Newspaper of Chicago Daily Tribune, May 4, 1873, Page 2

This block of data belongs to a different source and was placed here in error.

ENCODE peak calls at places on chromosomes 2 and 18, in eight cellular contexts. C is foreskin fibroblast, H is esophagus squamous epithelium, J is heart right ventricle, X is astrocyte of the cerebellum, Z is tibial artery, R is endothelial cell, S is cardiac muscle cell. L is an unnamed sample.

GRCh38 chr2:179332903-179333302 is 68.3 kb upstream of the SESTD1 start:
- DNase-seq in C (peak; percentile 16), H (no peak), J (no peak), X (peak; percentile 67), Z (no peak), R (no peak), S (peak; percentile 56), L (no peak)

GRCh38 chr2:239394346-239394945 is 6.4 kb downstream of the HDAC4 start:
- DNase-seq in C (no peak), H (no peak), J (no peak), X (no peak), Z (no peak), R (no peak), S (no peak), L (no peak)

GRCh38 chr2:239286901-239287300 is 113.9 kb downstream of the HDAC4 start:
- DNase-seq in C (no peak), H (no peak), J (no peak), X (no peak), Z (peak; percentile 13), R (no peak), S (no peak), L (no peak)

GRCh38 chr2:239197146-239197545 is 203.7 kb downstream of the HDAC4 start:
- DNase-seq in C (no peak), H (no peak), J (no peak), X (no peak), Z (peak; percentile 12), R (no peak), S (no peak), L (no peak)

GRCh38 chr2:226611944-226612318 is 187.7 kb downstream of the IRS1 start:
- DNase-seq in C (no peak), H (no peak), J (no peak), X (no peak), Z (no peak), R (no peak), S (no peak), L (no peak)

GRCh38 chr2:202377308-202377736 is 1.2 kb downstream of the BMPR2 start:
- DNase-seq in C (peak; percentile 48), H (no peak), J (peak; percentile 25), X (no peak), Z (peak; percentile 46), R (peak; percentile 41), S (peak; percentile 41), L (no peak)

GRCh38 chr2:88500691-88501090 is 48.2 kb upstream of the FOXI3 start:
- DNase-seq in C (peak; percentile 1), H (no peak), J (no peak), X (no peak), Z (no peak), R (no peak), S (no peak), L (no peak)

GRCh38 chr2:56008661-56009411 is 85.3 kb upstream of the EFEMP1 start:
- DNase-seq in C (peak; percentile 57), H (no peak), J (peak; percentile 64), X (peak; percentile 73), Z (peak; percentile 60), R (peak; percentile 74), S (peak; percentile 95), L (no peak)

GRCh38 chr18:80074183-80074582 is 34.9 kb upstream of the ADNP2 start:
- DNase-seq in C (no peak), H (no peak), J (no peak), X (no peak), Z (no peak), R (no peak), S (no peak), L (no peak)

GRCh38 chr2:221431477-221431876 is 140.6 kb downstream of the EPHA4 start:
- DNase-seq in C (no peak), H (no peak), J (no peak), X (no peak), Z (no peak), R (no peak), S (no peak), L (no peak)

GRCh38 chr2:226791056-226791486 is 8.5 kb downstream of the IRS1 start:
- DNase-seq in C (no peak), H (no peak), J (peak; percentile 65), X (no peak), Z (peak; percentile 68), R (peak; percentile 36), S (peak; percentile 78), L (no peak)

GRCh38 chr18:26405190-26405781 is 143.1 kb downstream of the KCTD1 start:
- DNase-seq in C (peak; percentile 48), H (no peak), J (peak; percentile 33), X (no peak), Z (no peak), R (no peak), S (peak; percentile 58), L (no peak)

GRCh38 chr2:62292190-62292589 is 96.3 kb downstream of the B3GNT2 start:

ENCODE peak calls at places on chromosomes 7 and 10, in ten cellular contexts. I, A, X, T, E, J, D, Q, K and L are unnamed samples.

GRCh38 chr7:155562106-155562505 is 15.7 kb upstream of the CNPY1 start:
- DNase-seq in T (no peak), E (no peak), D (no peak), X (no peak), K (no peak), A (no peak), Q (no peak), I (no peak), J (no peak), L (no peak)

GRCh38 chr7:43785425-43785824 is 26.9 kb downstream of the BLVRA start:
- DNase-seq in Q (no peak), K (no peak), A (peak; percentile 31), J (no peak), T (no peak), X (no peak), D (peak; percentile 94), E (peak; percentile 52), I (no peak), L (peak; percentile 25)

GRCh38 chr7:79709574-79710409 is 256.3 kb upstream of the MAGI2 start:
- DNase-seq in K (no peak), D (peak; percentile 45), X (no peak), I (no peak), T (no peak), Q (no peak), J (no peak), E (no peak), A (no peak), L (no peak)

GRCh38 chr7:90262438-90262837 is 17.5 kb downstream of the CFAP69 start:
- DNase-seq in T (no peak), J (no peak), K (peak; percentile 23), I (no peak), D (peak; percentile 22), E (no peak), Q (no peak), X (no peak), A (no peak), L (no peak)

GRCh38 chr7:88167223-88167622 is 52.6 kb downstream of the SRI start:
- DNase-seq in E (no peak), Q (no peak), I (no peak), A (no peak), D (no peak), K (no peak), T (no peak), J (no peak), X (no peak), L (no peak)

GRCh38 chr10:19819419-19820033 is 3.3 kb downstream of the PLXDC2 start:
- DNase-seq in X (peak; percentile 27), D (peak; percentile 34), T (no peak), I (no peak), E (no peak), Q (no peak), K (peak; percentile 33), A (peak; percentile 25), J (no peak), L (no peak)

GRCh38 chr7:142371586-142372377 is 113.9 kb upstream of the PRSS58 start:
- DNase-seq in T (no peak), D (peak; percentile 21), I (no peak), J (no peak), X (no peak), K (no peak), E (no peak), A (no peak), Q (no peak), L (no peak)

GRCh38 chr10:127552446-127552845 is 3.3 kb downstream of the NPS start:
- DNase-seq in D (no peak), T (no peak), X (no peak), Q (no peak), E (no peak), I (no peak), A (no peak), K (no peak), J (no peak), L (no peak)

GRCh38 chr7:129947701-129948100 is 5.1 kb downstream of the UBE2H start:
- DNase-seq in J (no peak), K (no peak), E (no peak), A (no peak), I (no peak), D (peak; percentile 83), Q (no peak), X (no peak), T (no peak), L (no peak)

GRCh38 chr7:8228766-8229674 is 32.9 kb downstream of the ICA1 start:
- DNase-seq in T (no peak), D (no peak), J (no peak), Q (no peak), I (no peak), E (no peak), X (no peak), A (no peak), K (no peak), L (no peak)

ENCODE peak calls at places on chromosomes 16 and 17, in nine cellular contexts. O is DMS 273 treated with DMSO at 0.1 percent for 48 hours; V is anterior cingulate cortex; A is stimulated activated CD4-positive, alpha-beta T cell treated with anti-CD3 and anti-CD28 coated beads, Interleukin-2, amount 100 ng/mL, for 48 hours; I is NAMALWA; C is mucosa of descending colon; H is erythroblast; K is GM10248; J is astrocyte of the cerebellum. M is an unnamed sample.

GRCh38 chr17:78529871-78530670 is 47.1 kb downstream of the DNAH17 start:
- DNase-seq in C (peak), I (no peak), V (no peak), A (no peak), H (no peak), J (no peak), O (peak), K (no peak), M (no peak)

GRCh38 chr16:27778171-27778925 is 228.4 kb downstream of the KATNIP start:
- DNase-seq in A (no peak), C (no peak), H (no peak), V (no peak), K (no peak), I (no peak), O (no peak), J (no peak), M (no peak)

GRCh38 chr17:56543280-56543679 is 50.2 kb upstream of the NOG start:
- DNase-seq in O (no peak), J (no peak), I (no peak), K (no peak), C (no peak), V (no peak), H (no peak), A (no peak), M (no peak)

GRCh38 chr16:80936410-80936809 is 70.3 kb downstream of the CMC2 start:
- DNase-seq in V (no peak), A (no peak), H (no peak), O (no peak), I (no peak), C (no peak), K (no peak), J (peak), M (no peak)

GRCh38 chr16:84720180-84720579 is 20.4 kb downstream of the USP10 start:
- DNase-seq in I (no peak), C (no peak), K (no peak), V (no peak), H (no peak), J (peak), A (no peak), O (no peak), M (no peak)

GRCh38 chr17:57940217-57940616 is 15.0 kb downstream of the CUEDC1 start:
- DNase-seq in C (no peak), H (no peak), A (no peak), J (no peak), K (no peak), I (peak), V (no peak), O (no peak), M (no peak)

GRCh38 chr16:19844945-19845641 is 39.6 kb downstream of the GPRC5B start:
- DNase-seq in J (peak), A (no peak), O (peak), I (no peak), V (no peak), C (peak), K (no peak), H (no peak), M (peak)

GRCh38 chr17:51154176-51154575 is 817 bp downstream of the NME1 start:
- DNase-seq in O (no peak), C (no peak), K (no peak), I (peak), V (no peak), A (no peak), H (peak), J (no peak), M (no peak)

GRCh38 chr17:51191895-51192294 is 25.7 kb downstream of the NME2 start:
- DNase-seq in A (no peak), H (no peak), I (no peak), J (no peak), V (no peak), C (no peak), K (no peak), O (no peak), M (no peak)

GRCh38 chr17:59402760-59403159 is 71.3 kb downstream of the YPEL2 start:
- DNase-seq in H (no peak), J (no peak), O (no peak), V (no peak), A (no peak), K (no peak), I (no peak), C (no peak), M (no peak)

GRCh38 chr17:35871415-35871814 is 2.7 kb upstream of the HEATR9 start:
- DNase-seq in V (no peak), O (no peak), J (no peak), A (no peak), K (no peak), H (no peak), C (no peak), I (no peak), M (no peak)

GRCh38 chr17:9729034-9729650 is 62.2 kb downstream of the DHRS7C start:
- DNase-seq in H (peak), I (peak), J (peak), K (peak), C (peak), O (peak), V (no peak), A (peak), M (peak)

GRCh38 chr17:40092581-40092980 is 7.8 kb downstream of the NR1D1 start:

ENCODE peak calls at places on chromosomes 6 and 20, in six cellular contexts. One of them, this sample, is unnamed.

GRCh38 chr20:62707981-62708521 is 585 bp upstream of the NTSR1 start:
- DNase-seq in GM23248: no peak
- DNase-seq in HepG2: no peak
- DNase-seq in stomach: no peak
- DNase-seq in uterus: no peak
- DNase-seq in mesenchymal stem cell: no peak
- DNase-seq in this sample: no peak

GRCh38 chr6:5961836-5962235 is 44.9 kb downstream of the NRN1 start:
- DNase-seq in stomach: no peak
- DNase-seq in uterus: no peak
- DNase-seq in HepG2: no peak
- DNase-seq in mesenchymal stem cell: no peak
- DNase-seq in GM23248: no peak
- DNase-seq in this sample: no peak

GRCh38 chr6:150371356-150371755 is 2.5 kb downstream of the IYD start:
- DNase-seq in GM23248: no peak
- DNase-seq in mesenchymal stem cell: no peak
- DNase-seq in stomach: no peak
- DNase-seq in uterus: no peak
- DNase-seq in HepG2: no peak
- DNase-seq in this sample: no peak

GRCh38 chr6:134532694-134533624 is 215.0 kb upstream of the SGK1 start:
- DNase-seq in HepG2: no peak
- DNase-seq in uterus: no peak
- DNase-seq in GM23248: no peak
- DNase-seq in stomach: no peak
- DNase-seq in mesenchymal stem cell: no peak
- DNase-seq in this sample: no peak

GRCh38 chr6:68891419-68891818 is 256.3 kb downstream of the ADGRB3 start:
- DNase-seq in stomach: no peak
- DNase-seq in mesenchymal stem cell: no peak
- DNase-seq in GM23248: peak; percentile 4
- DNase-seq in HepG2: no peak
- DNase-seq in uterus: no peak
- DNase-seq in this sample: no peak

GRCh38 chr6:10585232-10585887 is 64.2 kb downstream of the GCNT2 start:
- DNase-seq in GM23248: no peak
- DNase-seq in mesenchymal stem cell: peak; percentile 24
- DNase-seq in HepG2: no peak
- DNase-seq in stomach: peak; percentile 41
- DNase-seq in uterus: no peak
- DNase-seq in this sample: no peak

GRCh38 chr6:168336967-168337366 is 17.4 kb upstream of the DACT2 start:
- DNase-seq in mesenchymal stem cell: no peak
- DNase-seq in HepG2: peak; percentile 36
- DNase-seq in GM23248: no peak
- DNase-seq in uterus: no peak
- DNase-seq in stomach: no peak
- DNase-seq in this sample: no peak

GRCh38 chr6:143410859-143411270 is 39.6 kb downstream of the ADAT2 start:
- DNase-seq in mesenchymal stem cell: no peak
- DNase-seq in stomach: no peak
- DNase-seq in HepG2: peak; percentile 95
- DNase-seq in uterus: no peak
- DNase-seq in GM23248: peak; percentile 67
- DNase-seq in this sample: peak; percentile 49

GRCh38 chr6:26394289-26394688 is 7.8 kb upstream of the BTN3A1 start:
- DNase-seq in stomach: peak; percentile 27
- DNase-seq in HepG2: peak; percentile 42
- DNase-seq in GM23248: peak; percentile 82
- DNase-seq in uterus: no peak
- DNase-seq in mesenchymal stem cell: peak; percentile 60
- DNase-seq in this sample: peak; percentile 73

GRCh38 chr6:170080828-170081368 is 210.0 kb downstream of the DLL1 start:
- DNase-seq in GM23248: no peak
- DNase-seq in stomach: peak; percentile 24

Newspaper of Chicago Daily Tribune dated May 4, 1873 Page 2